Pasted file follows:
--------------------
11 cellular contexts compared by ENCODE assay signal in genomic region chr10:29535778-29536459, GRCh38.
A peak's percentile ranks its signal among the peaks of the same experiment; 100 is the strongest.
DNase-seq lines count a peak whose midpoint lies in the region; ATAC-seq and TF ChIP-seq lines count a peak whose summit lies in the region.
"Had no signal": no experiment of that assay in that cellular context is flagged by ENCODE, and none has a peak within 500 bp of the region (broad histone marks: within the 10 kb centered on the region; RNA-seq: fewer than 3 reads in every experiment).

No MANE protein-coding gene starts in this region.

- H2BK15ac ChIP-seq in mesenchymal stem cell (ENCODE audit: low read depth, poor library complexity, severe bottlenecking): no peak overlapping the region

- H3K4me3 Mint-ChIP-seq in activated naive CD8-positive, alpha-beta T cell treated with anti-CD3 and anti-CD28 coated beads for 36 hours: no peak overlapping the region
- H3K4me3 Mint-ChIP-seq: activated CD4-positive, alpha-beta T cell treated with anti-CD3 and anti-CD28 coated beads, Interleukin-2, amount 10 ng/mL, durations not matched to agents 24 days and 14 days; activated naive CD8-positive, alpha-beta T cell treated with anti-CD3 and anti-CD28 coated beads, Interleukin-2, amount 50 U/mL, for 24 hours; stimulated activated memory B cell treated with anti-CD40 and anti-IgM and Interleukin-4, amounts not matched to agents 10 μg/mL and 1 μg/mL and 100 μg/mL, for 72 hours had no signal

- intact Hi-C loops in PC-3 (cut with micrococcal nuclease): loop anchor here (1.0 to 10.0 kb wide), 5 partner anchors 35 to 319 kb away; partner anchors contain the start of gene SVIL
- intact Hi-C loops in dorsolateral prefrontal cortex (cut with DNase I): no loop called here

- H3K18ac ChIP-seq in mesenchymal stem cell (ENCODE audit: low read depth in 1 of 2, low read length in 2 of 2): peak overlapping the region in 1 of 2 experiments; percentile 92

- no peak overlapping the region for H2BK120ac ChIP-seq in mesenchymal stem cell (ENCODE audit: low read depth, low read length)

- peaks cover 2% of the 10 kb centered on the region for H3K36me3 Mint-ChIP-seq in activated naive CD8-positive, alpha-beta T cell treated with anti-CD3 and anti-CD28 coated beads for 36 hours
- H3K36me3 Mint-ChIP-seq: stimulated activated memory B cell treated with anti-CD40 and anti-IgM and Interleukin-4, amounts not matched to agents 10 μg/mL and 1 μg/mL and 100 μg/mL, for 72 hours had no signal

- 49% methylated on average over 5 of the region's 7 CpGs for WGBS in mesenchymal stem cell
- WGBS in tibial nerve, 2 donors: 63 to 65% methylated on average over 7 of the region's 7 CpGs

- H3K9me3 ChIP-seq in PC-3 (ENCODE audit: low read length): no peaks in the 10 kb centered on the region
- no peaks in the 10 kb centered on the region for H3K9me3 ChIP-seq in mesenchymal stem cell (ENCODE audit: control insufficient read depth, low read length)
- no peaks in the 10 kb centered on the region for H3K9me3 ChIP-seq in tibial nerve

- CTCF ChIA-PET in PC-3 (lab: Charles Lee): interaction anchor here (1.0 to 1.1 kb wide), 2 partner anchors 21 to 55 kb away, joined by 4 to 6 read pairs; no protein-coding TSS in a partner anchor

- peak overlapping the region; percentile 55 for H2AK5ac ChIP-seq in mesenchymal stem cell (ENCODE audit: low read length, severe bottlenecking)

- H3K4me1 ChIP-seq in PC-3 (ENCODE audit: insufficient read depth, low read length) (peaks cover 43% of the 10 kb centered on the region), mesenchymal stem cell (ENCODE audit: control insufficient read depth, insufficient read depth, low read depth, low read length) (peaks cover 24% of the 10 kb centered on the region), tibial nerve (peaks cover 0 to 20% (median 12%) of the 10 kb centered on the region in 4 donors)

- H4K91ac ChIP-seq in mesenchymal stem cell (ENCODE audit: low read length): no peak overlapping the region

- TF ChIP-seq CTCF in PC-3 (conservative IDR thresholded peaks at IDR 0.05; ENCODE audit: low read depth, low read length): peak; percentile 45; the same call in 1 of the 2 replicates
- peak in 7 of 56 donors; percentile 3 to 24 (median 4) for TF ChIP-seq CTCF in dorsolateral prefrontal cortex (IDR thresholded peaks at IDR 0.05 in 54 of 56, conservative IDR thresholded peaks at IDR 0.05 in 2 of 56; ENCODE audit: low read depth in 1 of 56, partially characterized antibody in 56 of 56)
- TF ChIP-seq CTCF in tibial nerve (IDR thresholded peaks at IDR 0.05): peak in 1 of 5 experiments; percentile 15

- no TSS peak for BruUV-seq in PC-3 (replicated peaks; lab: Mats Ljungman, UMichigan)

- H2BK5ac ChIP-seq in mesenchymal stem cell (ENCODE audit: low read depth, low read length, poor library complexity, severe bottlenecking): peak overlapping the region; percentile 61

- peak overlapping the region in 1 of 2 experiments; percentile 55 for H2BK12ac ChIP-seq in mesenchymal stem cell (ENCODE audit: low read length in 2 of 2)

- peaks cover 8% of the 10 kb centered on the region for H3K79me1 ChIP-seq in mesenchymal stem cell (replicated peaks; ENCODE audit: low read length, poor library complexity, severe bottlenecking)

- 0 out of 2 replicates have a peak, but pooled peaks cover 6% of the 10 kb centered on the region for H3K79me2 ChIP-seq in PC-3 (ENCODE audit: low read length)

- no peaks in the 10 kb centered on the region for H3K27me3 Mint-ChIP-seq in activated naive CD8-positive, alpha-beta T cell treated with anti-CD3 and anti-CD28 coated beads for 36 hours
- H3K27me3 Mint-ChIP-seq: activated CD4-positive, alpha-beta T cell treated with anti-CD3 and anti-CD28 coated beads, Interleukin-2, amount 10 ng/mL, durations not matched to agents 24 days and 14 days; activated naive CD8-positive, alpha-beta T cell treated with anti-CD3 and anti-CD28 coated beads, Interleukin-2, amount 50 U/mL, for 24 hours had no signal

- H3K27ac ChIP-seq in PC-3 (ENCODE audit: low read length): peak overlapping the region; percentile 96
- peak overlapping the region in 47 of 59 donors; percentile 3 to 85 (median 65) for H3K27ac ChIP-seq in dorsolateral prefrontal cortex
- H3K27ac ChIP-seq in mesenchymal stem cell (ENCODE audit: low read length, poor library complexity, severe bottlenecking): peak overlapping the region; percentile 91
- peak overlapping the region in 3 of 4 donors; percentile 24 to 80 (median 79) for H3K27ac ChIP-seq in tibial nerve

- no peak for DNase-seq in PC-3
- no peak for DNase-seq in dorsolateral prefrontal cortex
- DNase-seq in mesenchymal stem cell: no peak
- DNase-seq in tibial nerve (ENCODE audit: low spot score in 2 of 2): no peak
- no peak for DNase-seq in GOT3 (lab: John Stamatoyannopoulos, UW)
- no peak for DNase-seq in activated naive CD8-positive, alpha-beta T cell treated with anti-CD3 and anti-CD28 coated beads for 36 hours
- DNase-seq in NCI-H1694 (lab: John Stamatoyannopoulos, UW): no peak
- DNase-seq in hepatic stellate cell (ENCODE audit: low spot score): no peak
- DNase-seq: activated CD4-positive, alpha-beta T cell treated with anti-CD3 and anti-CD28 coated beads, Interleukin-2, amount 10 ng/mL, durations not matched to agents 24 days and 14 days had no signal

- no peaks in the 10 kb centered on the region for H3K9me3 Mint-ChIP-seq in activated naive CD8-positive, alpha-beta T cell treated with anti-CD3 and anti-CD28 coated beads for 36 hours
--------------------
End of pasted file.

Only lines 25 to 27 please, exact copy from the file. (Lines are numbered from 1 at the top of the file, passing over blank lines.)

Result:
- peak in 7 of 56 donors; percentile 3 to 24 (median 4) for TF ChIP-seq CTCF in dorsolateral prefrontal cortex (IDR thresholded peaks at IDR 0.05 in 54 of 56, conservative IDR thresholded peaks at IDR 0.05 in 2 of 56; ENCODE audit: low read depth in 1 of 56, partially characterized antibody in 56 of 56)
- TF ChIP-seq CTCF in tibial nerve (IDR thresholded peaks at IDR 0.05): peak in 1 of 5 experiments; percentile 15

- no TSS peak for BruUV-seq in PC-3 (replicated peaks; lab: Mats Ljungman, UMichigan)